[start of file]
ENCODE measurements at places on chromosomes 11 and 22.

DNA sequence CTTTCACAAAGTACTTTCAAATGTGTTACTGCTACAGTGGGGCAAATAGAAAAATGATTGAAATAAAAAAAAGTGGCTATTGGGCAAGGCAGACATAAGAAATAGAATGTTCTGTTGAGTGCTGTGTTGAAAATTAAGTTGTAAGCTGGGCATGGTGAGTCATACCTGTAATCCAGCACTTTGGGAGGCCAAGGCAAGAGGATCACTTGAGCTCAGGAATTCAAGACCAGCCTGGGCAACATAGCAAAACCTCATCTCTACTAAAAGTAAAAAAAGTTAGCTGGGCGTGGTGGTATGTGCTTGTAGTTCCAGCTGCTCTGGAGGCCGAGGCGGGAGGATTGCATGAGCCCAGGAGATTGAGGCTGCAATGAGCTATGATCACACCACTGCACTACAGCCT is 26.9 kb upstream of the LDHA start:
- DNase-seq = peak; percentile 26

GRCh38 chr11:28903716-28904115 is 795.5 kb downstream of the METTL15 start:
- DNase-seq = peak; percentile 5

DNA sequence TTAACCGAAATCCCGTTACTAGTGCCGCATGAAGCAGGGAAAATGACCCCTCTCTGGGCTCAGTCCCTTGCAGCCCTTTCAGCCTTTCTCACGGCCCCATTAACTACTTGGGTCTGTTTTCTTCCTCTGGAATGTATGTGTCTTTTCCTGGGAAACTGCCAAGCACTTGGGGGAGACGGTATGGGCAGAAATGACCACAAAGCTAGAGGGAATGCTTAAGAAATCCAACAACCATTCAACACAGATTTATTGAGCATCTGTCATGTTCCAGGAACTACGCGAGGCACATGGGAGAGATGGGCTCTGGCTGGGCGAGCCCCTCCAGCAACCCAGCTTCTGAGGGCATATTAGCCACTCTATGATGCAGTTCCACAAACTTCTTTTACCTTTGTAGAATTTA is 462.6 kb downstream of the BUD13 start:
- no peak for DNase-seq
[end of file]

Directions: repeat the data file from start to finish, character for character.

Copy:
ENCODE measurements at places on chromosomes 11 and 22.

DNA sequence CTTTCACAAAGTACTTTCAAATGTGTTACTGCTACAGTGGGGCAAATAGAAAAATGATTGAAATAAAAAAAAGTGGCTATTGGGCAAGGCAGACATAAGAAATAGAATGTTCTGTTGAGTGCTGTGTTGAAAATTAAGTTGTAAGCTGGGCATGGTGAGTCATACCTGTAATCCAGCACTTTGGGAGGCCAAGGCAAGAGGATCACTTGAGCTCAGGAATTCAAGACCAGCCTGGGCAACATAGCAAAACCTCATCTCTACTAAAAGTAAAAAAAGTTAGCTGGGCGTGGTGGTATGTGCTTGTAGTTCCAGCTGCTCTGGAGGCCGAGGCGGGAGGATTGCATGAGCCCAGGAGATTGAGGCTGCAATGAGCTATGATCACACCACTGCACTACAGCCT is 26.9 kb upstream of the LDHA start:
- DNase-seq = peak; percentile 26

GRCh38 chr11:28903716-28904115 is 795.5 kb downstream of the METTL15 start:
- DNase-seq = peak; percentile 5

DNA sequence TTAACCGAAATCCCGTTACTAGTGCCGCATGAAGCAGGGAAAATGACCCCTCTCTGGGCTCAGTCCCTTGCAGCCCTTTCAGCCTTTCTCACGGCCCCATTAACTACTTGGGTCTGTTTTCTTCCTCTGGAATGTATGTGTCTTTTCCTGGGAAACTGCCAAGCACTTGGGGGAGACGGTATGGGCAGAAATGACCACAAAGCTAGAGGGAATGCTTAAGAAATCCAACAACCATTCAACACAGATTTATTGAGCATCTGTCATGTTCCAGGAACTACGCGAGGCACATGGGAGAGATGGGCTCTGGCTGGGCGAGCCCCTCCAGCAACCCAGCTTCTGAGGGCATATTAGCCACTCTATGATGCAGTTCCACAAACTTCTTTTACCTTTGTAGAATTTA is 462.6 kb downstream of the BUD13 start:
- no peak for DNase-seq